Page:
Tag Archives: taxes

He’ll Lie About ANYTHING

According to a number of news reports, in addition to bragging about his administration’s “excellent” performance during the pandemic (and who are you going to believe, Mr. Perfect or your lying eyes?), Trump plans to accuse hospitals and health officials of lying about the number of Covid-19 deaths. His campaign will insist that the numbers are exaggerated.

His base will probably believe him. (Google “motivated reasoning.”)

Over the past, horrific three plus years, those of us who do believe our own lying eyes have come to realize that there is absolutely nothing Trump won’t lie about, no matter how inconsequential or even counter-productive. He is so intellectually and emotionally defective, it is entirely possible he believes whatever comes out of his mouth. (In a recent op-ed, George Conway of the Lincoln Project suggested that Trump’s frantic lies are an effort to hide his inadequacies from himself; be that as it may, he clearly lacks the capacity to realize how stupid those lies–and his ungrammatical, misspelled angry tweets– make him look to sane people.)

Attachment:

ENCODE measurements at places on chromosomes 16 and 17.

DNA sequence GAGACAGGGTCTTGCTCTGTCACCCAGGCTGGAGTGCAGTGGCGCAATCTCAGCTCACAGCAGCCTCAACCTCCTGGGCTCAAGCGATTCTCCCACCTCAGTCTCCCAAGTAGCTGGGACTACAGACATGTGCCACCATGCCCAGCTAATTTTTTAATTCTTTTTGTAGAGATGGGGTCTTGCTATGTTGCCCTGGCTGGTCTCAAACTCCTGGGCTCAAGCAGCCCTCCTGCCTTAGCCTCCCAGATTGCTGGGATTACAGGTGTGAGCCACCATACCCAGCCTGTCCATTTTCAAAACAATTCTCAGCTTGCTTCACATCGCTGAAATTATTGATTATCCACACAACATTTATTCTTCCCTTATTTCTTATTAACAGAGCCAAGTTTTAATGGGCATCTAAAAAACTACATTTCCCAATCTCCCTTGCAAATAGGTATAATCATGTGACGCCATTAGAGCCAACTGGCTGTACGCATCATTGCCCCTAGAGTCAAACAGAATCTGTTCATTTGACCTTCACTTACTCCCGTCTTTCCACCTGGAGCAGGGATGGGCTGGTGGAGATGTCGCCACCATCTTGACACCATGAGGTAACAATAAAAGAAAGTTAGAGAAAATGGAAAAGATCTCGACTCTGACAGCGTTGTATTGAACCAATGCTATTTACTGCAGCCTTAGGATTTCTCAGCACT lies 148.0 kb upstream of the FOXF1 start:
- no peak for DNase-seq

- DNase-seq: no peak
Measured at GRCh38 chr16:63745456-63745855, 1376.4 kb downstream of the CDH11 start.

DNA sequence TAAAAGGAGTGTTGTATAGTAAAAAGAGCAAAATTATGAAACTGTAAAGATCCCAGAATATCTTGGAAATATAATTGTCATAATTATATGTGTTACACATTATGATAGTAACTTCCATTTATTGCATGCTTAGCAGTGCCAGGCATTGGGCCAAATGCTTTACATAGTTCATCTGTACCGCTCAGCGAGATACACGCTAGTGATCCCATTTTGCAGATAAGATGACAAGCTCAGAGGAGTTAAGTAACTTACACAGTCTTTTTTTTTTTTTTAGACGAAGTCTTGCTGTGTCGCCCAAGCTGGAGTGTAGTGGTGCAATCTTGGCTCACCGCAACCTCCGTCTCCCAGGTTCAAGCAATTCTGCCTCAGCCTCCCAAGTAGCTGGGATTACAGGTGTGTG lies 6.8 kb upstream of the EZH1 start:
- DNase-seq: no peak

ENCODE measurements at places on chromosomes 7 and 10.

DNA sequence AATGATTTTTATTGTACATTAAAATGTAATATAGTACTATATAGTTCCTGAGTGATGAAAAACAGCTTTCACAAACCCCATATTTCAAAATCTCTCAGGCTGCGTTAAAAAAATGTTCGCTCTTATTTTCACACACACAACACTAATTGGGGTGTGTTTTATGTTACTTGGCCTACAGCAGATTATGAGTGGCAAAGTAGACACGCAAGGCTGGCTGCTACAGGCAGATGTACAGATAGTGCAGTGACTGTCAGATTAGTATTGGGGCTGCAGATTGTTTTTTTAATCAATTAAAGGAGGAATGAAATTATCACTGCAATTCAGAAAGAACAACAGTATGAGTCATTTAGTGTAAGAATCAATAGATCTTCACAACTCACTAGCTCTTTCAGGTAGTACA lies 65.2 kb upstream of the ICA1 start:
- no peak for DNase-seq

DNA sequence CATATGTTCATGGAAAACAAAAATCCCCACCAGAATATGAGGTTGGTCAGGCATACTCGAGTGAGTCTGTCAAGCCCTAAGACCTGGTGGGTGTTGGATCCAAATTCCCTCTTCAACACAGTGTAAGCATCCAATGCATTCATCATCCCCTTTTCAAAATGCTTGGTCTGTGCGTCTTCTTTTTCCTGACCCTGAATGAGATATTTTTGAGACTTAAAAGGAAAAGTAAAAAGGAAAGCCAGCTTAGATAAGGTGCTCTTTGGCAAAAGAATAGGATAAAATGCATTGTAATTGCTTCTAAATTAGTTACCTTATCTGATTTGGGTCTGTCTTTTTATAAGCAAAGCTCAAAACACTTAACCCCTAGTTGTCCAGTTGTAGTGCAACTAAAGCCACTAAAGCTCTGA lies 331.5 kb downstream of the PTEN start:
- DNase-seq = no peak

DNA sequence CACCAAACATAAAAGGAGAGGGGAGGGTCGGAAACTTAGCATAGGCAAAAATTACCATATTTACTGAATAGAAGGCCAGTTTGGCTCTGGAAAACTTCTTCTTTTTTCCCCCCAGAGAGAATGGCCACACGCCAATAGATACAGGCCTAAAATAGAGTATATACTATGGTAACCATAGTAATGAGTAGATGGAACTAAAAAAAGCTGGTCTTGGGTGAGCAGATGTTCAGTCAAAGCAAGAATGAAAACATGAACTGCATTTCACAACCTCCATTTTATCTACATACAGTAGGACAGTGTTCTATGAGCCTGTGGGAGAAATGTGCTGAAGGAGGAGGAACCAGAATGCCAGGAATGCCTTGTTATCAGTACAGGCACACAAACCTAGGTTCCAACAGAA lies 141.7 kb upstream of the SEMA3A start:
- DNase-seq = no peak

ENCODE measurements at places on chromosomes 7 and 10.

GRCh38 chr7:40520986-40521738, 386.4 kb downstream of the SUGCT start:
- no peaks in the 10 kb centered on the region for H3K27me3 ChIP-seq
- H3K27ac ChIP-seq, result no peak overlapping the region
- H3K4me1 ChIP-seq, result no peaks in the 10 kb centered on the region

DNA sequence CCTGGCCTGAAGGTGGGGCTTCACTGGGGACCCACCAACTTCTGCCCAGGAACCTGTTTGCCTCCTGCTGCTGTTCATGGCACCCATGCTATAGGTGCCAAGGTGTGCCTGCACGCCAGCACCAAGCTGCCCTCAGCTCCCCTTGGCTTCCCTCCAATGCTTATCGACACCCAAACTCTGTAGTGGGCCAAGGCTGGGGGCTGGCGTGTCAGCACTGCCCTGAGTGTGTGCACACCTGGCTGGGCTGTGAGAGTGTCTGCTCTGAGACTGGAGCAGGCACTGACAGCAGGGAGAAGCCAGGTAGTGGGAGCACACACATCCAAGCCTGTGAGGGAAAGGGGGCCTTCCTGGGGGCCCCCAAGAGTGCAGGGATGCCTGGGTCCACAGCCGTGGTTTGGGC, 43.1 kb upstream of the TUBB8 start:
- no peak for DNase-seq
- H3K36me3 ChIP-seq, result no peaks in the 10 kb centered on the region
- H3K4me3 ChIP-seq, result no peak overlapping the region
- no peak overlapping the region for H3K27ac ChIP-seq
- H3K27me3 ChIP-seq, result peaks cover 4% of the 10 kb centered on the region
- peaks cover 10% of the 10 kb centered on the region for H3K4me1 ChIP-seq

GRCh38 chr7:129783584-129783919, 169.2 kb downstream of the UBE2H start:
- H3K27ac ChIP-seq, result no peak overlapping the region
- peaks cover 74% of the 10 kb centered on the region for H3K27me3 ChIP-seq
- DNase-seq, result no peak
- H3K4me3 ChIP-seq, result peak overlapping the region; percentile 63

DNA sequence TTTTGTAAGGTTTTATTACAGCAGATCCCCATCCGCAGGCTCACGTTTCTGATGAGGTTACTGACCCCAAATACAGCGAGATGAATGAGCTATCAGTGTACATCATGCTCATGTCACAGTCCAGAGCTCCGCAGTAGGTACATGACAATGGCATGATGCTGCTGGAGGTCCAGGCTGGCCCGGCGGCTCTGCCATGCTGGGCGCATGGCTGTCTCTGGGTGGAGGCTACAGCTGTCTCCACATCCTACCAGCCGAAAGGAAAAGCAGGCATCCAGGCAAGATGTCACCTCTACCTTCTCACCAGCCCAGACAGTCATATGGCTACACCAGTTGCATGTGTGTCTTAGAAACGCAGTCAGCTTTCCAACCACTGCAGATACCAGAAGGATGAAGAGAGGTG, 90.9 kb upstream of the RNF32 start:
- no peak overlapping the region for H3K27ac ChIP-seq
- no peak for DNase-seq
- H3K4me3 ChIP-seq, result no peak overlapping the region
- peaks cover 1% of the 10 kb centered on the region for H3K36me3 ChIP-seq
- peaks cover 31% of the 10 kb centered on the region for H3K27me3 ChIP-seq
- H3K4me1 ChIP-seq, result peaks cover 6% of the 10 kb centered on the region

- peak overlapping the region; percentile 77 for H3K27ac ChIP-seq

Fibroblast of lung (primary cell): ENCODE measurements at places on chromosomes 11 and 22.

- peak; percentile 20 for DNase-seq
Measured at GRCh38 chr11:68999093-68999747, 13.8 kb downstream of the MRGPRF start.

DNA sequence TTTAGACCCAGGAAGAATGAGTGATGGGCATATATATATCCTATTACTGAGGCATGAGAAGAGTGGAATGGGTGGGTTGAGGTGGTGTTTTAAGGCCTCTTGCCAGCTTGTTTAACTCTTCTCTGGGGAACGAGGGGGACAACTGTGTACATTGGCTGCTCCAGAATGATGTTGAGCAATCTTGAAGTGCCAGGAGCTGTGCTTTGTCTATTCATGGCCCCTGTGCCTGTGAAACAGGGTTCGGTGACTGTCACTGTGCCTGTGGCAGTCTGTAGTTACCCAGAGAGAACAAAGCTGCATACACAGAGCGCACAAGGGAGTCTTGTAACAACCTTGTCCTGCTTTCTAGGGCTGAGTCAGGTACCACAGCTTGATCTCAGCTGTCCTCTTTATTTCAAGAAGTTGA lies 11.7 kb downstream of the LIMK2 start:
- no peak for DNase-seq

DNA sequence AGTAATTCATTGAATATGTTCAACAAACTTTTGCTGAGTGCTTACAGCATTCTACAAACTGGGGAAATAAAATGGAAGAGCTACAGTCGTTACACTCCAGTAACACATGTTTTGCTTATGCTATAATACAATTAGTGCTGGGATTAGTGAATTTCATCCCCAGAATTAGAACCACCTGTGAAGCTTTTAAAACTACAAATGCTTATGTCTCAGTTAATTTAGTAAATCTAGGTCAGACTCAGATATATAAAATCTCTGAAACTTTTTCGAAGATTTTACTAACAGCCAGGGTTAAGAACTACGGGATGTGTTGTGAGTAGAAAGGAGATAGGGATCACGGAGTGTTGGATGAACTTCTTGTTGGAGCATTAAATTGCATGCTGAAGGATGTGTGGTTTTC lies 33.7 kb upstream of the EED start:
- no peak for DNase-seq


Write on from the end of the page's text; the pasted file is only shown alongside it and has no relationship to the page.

I have recently come across two examples that illustrate the truly majestic sweep of Trump’s dishonesty, and how it manifests in absolutely anything and everything he mentions. The first was from Juanita Jean. 

Well, come to find out, even though Trump constantly says he was great at high school baseball and could have gone pro … no.  Not even close.

She then reproduced a tweet in which Trump bragged that, in high school, his baseball coach had called him one of the best players he’d ever coached.

Yeah, sure. As Juanita Jean notes, the reality was that he was pretty much the kid they picked last for the team.

Slate has managed to unearth nine box scores from Trump’s time at New York Military Academy, which showed a four-for-29 batting record in his sophomore, junior, and senior seasons, with three runs batted in and a single run scored. Trump’s batting average in the nine games Slate found box scores for stood at a disappointing .138.

Rational people would say “who cares?” Why would you bother to lie about something that–in the scheme of things–is so trivial? And so easily debunked?

Far more significant is the emerging evidence that Trump is nowhere near as wealthy as he has always claimed to be. His desperate efforts to keep his tax returns secret have led many observers to that conclusion, but up until now, it has all been speculative. With the Supreme Court preparing to rule on whether Trump’s accounting firm must comply with subpoenas for those tax records, Pro Publica has issued a very interesting report about that accounting firm.